Castro’s Lounge in the Beach will survive after agreement reached regarding liquor licence

Castro's Lounge is located at 2116 Queen St. E. in the Beach.

Castro’s Lounge in the Beach will survive.

Owner Stephen Reid announced on Tuesday, Jan. 21, on the popular Queen Street East establishment’s Facebook page that a resolution had been reached with Alcohol and Gaming Commission of Ontario (AGCO).

A Licence Appeal Tribunal Hearing was slated for Tuesday regarding the AGCO’s bid to revoke Castro’s liquor licence for breach of conditions.

However, a settlement agreement was reached that day between Castro’s and the AGCO, and the appeal hearing was not held.

“It is with a sense of relief and sadness that I can now report that our resolution with the AGCO has been finalized and Castro’s Lounge will survive,” Reid wrote in the post.

“It has, however, come at a terrible cost. Anthony has now resigned all of his positions as an officer and shareholder in the “parent company” that operates Castro’s. He is no longer involved in Castro’s Lounge.”

As part of the resolution, however, Castro’s liquor licence will suspended for a period of two weeks (14 days), Reid said in the post.

“We have also agreed to a 14-day suspension of our liquor licence,” wrote Reid in the post.

“The dates of the suspension have yet to be finalized but we will likely close around the first two weeks of February. Please be assured that Castro’s will continue to operate as it has. I have been Anthony’s business partner since we purchased the bar together in June 2011. I am wracked with grief that it has come to this but it was not unexpected. We have been dealing with the proposal to revoke the liquor license since May 2019. Together we will get through this and the Castro’s Lounge Community will remain strong, viable and united…Best to all, Stephen.”

In a statement sent to Beach Metro News on Jan. 22, the AGCO said the suspension would take place between Feb. 7 and 21 of this year.

“As per the terms of the agreement, the AGCO will not revoke the licence,” said the statement. “Instead, the licence holder has agreed to additional conditions being placed on the licence and the establishment will serve a 14-day liquor sales suspension from February 7 to 21, 2020. The AGCO will continue to monitor the establishment for compliance with the LLA (Liquor Licence Act) and its regulations.”

As Reid mentioned, the issue of Castro’s liquor licence and the AGCO has been going on since last year.

According to a post on the Facebook page of Castro’s Lounge late last week by now former owner Anthony Greene, a message he sent to an AGCO inspector last year had been part of the reason why the situation has developed to the point of this week’s hearing. The post was removed from Castro’s Facebook page earlier this week.

In a statement sent to Beach Metro News, the AGCO said it was seeking to pull the liquor licence because it “has reason to believe that the licence holder has contravened the Liquor Licence Act (LLA) and the Regulations, or a condition of the licence.”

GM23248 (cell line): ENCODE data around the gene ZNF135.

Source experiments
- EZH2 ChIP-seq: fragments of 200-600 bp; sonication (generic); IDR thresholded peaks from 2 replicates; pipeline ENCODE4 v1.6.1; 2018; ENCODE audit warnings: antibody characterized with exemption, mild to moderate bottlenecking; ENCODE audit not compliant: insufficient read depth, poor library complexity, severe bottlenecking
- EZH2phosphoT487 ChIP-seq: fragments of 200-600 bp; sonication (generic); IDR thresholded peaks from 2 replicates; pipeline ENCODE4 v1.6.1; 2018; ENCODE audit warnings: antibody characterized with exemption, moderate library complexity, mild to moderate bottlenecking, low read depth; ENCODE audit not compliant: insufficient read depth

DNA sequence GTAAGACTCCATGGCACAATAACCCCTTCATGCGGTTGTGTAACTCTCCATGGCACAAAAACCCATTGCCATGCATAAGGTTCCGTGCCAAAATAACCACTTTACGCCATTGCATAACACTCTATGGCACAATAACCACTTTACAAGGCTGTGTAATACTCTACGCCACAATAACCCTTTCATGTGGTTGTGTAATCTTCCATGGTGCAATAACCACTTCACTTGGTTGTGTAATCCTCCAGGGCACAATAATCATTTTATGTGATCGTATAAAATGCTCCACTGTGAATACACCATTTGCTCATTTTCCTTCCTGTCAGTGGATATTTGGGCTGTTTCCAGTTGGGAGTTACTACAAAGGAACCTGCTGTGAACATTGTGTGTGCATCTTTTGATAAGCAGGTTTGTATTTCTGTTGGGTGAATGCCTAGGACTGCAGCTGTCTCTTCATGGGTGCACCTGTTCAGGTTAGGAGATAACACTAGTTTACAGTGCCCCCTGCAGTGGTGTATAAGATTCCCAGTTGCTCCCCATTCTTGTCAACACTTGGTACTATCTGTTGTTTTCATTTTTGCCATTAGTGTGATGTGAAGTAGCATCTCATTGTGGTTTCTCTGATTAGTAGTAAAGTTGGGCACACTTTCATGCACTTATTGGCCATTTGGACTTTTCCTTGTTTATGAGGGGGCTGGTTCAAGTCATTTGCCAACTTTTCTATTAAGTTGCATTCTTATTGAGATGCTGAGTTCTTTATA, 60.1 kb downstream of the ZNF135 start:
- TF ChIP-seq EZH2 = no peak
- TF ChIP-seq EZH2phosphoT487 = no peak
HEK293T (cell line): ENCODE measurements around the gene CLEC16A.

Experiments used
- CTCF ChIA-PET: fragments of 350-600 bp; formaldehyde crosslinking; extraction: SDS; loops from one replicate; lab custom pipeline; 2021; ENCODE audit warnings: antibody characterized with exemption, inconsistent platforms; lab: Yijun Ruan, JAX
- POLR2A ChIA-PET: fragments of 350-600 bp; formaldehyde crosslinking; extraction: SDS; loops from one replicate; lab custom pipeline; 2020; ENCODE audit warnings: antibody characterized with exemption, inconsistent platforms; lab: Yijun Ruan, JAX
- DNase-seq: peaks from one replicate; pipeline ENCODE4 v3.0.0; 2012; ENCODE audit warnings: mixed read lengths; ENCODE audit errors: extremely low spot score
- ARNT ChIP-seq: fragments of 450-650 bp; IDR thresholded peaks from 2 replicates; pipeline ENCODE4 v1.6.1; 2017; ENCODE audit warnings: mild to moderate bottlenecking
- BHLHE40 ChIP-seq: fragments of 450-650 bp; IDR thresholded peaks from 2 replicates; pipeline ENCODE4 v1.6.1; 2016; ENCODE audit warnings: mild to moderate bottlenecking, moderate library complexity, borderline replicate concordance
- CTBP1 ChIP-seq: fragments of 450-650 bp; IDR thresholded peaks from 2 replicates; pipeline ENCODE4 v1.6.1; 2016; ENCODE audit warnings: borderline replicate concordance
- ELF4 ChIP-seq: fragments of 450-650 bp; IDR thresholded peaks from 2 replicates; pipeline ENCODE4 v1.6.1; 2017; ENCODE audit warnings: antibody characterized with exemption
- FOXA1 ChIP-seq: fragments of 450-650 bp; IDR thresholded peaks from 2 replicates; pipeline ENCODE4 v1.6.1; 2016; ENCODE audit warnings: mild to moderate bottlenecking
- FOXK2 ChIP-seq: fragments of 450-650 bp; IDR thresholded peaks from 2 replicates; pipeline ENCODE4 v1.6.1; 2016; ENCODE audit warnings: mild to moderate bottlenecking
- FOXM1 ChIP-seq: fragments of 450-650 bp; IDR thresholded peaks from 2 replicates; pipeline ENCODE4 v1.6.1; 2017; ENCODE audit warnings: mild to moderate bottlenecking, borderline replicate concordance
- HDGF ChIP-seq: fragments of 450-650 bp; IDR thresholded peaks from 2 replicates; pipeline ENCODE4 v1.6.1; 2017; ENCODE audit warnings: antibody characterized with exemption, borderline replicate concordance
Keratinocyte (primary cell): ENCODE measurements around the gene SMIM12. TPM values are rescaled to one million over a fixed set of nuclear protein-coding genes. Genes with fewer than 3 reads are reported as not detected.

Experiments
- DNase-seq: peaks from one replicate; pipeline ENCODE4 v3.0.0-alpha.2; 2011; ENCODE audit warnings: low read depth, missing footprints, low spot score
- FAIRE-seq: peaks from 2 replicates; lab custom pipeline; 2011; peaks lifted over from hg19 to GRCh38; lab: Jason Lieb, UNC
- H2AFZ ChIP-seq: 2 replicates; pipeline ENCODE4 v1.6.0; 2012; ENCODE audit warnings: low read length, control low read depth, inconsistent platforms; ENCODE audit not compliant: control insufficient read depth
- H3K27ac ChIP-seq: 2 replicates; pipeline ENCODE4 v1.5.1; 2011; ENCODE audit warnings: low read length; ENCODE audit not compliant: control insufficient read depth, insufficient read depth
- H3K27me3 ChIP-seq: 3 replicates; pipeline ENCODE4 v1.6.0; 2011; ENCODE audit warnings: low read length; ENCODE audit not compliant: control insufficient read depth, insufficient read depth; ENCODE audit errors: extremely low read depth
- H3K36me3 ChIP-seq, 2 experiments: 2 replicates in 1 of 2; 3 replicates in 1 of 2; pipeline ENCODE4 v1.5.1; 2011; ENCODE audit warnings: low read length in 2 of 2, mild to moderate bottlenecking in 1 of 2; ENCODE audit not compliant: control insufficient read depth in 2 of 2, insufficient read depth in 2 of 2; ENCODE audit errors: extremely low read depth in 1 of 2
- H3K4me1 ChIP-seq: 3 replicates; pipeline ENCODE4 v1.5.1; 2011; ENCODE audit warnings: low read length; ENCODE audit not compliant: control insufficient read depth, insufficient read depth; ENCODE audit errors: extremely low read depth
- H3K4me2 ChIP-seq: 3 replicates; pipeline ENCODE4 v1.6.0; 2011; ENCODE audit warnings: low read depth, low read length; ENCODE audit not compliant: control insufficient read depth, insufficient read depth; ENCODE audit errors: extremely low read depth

Greene had been prohibited from entering Castro’s by the AGCO as a result of the earlier dispute.

However, it became known that Greene had been in the bar on two occasions in the past year, and that led to the AGCO seeking to pull the licence.

In his now deleted Facebook post, Greene had cited the importance of Castro’s Lounge to the East Toronto music and social scene.

“I for one, along with the team at Castro’s, want to work for the good of the neighbourhood, for the good of the City. Serve beer, respect the community, bring people together, enjoy music, give everyone who wants to have a shot get up and perform. I sincerely hope that we can work past my mistake, my poor judgment and poor choice of words, and keep Castro’s open,” Greene said in the post.

That post drew a huge response from community members talking about the importance of Castro’s community and that they would fight to help save it.

A petition started by Victoria Stone had gathered thousands of signature in support of Castro’s in advance of the tribunal hearing.

”We the undersigned humbly submit to the Alcohol and Gaming Commission (AGCO) of Ontario our support for Castro’s Lounge in the current dispute aimed at revoking Castro’s Liquor License,” said the petition. ”Castro’s Lounge has been in operation in the Beaches for over 20 years. It is a ‘community hub’ that supports live music and local musicians. It is a beloved gathering place for people from all walks of life in the Beaches.

“Castro’s Lounge is, and always has been, a professionally-run establishment that has been operated with honesty and integrity. It is an integral part of life for many people in the Beaches neighbourhood. It would be a travesty to see it closed.”

Many people reacting to Reid’s post on Tuesday expressed regret that Greene would no longer be involved with Castro’s.

“Anthony Greene is the real deal. I can only imagine the hassles he’s had to put up with just so that he can present live music,” wrote Marty Morin. “He never stopped the music. It’s not right to see him go this way.”

Sam Taylor wrote that Greene was “hands down one of the kindest and most effective people I have worked with in the Toronto scene in my 9 years here. He poured his heart into Castro’s and the whole community…Bless Castro’s and here’s hoping it can continue as a strong venue.”

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